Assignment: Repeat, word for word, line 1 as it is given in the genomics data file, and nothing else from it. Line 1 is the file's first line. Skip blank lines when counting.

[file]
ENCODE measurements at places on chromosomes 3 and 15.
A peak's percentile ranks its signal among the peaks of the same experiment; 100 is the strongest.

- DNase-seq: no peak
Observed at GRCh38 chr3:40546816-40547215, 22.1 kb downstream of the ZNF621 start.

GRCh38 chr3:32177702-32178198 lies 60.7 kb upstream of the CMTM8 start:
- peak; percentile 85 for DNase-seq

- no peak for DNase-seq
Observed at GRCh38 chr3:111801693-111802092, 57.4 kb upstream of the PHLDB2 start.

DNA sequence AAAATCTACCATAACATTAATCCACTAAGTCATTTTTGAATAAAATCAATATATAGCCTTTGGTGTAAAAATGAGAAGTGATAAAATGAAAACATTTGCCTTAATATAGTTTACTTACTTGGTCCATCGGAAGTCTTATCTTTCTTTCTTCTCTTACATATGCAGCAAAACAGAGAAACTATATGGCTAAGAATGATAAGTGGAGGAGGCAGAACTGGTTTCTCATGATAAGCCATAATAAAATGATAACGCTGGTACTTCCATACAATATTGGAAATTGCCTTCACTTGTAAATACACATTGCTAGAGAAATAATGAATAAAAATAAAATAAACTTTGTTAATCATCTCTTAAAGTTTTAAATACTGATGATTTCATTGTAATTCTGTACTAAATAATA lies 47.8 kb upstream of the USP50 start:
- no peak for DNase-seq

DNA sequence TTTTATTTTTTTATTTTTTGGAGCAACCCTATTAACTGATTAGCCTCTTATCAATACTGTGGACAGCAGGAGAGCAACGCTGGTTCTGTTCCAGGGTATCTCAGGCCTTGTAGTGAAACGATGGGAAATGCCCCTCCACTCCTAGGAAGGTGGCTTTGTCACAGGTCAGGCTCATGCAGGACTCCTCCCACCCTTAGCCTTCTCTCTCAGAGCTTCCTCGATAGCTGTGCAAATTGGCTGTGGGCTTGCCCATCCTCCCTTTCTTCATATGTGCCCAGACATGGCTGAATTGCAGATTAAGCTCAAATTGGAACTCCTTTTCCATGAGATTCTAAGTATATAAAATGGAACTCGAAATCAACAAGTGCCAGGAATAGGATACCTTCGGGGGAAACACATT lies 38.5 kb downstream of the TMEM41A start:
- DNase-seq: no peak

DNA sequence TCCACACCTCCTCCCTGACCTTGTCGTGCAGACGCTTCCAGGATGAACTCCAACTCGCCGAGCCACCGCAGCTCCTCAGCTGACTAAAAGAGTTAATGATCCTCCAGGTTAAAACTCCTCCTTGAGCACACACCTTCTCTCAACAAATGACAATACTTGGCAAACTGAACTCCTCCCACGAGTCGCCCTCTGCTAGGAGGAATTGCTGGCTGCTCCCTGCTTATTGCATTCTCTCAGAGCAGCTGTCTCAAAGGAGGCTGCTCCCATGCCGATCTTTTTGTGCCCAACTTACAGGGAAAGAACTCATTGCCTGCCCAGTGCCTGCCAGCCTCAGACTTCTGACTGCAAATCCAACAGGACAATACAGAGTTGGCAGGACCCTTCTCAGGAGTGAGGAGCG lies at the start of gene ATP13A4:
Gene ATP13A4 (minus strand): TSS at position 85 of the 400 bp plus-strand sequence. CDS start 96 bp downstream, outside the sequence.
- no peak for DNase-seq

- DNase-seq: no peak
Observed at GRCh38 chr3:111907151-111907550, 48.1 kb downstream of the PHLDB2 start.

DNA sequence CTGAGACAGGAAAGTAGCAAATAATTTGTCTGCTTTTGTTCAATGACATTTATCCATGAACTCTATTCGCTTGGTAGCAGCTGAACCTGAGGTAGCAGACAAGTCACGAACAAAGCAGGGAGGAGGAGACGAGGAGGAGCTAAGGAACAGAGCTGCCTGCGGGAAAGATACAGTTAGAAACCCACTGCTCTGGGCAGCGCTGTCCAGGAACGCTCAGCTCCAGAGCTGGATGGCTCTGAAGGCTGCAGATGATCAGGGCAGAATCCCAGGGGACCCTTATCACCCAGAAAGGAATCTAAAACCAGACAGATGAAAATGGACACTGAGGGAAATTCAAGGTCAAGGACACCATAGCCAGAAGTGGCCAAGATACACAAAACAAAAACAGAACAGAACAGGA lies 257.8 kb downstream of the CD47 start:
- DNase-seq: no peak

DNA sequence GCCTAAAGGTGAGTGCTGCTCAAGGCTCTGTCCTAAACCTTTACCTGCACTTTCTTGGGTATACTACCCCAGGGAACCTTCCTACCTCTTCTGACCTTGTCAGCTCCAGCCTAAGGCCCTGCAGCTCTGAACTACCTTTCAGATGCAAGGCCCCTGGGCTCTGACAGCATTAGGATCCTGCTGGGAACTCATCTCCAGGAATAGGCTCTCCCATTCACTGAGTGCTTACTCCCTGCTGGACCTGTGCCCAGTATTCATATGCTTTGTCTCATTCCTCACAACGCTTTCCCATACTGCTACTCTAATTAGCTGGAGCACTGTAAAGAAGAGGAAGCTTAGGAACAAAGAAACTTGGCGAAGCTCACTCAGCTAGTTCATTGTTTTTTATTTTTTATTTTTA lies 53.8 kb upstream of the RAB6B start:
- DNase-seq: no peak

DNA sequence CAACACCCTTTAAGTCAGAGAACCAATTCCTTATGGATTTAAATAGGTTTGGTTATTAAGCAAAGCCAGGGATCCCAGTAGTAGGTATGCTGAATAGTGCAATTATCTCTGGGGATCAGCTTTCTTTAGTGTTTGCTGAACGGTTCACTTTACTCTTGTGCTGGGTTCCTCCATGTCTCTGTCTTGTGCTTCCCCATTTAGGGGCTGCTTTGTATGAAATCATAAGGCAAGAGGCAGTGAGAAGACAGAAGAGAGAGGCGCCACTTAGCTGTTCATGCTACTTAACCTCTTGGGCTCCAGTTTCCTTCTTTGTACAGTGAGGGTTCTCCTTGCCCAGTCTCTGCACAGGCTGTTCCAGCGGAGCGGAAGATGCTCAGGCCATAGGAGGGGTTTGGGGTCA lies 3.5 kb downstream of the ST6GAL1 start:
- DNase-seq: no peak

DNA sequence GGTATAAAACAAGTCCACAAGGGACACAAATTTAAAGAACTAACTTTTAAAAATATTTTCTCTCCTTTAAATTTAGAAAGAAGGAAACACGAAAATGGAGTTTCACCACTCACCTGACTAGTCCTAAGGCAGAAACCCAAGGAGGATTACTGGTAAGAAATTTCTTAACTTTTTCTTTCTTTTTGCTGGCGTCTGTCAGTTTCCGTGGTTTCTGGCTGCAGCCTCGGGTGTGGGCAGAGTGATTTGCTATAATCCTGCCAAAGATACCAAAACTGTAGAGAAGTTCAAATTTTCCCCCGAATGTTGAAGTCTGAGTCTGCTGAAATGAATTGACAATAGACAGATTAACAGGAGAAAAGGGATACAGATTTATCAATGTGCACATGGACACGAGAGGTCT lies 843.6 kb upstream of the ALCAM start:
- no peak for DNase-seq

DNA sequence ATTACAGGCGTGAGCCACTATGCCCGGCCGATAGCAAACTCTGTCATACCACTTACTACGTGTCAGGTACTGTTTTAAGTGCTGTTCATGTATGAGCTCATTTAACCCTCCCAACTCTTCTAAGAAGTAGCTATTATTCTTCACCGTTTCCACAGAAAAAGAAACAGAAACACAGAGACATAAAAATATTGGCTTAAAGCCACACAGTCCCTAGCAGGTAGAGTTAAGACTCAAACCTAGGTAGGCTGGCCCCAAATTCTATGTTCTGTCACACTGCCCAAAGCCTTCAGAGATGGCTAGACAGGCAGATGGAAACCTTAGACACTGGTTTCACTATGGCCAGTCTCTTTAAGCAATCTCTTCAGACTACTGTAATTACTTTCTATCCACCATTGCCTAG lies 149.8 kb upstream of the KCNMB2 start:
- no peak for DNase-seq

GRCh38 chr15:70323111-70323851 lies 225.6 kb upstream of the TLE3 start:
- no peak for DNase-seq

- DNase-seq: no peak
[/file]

ENCODE measurements at places on chromosomes 3 and 15.